Asset Owners Change Approach to Risk Management


October 3, 2011 ( - MSCI’s 2011 Global Asset Owners Survey, “Back to the Future of Risk Management,” found 80% of institutional investors are currently using stress tests. 


MSCI surveyed 85 participants from 26 countries, representing roughly $5.5 trillion in assets under management, for its research examining current and future risk management trends.

“The results of our survey clearly show a continued evolution through these uncertain market times with a greater focus on risk management and with more resources dedicated to measuring and managing risk,” said Frank Nielsen, Executive Director of Research at MSCI. “The results reflect how risk management has become both a high priority and a more formalized component of the overall investment process for our clients.” 

Since MSCI’s inaugural survey in 2009, “The Future of Market Risk Management,” asset owner participants have updated their risk management best practices.  Many have shortened their strategic asset allocation horizon, often from three years to one year, and the number of surveyed firms using stress testing has increased by almost 300% since 2009. Participants cited market risk, counterparty risk and liquidity risk as the top three risk concerns. Communication was also a theme—asset owners reported increased and more frequent communication between their risk team, board, and investment teams.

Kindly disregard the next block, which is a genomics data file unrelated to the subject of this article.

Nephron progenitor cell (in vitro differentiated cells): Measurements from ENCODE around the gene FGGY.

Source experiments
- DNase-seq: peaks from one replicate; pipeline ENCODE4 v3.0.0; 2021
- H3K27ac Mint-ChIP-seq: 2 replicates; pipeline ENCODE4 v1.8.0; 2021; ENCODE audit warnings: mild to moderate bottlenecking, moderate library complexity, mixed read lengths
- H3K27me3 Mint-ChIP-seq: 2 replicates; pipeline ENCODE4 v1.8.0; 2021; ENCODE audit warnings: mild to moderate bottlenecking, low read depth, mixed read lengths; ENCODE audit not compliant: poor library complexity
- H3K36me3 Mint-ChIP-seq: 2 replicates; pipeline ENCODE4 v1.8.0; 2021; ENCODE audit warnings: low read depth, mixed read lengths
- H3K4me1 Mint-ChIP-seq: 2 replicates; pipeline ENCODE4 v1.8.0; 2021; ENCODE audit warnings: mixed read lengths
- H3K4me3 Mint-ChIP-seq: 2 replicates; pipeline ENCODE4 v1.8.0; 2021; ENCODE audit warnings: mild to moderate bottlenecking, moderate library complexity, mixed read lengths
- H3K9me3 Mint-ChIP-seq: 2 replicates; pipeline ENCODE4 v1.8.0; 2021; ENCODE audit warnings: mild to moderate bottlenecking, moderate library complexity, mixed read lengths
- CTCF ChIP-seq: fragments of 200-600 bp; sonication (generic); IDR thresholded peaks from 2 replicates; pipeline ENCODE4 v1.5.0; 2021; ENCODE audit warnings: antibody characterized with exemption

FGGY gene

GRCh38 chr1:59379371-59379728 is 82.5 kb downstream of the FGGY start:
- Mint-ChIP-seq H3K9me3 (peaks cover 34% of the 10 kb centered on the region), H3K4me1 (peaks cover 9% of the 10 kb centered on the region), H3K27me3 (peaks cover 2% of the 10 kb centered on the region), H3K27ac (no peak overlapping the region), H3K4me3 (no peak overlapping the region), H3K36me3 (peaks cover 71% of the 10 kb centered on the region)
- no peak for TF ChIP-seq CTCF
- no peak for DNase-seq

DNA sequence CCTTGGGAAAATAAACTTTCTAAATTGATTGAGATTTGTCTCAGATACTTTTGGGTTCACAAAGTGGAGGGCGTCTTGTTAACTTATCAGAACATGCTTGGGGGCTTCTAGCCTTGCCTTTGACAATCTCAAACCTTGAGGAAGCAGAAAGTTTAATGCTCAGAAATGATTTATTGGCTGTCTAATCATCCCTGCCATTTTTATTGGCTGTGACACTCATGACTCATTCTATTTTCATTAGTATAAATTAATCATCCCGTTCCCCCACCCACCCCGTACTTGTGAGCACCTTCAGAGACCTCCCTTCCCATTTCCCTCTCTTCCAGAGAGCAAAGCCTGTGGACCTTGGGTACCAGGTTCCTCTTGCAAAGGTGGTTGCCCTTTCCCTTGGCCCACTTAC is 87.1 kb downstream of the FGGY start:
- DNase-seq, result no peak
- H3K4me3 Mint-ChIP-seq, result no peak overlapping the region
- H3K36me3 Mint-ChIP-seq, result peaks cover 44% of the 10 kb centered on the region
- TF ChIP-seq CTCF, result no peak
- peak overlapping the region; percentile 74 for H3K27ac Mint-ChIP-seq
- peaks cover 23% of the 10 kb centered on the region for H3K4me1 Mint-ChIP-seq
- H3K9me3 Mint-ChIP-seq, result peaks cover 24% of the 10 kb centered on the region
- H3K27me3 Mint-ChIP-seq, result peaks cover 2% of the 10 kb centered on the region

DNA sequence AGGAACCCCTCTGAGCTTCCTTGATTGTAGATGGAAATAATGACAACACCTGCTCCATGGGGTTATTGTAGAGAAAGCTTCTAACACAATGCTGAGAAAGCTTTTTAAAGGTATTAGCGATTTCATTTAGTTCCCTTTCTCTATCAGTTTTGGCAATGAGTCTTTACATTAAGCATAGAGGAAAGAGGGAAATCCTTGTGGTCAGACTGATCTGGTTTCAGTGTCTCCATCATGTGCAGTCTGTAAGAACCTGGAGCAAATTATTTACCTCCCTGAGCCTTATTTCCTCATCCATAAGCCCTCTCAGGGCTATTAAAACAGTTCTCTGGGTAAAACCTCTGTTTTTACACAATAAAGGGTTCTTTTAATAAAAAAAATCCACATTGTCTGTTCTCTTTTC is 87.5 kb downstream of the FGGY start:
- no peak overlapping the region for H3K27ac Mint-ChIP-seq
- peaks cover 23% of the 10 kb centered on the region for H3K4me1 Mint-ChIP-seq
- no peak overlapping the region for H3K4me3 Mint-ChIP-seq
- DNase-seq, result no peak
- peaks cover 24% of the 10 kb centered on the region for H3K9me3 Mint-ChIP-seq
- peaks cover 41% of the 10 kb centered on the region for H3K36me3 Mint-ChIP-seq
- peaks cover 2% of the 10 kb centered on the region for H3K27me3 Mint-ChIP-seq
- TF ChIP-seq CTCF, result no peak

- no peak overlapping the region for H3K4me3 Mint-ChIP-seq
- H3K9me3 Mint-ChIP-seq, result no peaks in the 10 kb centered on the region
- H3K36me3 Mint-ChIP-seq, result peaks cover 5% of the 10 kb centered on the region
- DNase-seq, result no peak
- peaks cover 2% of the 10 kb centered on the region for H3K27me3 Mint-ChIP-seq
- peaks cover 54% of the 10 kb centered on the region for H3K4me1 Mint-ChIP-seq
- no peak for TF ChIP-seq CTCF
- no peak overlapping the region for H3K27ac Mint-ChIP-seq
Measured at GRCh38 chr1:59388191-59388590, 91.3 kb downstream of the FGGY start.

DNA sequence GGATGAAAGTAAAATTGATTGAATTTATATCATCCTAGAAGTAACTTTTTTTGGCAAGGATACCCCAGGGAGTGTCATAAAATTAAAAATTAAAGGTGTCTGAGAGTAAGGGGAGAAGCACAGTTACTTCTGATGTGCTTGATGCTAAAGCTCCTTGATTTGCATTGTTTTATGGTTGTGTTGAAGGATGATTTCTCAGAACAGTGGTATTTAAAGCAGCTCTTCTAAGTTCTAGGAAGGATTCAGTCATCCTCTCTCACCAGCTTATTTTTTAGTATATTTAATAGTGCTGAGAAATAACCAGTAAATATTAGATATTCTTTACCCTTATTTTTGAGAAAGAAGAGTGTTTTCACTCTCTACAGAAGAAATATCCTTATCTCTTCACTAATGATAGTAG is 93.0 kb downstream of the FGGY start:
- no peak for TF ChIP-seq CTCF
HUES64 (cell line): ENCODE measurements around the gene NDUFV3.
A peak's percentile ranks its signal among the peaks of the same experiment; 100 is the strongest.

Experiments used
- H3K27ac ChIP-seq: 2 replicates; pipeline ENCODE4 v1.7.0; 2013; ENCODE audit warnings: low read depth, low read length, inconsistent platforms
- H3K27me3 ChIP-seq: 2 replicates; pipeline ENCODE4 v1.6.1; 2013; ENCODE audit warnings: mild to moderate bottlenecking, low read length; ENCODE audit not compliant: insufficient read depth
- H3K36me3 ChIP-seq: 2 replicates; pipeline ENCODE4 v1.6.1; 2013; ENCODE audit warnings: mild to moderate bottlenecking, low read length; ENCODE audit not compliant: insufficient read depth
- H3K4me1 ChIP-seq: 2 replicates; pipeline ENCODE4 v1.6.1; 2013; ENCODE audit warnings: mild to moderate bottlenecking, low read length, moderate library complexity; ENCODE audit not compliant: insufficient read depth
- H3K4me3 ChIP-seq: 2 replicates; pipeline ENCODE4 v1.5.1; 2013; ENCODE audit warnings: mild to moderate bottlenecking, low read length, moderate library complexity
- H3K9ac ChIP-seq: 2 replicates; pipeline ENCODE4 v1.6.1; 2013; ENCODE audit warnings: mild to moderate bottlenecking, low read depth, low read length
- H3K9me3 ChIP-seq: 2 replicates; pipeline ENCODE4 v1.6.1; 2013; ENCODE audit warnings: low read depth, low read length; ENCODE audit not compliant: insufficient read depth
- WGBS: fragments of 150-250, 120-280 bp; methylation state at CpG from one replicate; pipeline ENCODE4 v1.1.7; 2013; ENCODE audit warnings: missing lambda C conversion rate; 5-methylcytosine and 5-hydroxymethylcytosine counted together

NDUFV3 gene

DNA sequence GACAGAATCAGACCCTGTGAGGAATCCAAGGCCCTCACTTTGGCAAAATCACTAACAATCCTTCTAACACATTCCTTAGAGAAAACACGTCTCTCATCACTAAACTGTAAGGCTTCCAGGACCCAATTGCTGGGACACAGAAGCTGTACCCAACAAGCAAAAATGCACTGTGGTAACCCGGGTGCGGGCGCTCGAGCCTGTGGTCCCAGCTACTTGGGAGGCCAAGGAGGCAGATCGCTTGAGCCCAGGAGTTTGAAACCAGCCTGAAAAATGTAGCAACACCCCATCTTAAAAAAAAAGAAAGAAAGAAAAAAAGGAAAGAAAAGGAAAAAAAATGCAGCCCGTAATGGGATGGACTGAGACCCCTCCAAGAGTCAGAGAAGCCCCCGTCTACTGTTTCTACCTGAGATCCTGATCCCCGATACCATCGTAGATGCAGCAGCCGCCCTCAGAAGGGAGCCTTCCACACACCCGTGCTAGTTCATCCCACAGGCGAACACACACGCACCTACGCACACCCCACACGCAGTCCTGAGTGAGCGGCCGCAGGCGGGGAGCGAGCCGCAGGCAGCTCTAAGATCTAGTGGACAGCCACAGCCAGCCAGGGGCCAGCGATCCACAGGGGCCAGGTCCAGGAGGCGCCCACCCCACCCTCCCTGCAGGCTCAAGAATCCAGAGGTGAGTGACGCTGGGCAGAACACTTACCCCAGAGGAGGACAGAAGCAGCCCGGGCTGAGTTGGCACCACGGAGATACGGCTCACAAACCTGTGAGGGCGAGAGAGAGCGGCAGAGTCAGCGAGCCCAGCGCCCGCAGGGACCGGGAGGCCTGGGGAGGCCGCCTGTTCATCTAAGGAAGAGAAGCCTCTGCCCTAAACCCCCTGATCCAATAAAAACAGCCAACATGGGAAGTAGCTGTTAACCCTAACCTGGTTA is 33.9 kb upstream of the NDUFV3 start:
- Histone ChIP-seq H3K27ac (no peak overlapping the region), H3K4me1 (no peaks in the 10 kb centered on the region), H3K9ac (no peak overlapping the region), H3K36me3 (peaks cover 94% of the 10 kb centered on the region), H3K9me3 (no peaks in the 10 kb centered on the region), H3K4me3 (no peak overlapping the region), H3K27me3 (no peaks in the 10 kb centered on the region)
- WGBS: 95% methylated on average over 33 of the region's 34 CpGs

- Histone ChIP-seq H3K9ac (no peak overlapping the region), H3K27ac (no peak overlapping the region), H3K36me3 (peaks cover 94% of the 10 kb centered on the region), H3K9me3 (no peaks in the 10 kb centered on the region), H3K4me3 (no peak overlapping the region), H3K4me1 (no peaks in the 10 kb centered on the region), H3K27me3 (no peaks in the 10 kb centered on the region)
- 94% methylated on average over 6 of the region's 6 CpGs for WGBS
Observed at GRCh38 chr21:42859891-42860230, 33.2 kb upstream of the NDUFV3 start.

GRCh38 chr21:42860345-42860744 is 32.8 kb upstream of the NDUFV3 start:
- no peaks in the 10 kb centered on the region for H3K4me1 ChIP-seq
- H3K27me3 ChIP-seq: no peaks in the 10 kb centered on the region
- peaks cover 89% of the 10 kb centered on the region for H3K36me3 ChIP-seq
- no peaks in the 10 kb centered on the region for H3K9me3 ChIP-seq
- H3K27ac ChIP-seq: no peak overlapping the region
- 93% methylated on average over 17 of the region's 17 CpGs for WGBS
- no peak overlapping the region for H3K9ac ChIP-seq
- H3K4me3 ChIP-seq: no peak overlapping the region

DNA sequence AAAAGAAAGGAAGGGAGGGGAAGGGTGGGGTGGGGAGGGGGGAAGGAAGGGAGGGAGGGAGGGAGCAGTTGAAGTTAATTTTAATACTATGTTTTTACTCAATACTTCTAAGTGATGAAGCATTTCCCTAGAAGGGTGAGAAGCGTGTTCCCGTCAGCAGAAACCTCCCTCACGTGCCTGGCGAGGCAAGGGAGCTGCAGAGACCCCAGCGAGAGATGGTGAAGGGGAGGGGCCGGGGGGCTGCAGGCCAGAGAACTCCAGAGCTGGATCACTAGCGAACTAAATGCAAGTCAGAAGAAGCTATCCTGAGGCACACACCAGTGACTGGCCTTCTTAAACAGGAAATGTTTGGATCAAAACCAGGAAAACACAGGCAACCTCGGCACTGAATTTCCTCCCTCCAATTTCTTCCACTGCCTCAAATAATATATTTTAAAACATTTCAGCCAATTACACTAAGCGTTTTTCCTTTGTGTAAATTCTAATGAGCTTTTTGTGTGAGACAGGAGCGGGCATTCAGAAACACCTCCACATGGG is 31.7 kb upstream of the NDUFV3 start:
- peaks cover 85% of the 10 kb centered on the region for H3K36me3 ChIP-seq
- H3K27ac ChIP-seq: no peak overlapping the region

Other key themes in the 2011 survey results include:

A paradigm shift of the risk management function as more resources are dedicated to the management and measurement of risk

Plan investment horizon and asset allocation decision making have become more dynamic

Stress testing and extreme (tail) risk hedging have become a very high priority

External management selection criteria largely depend on transparency and risk control as allocation to alternatives is increasing

The survey was conducted from May-August 2011. Respondents were mostly CIOs, CROs, Portfolio Managers, Senior Risk Analysts, and Middle Office heads.

For a copy of the paper, visit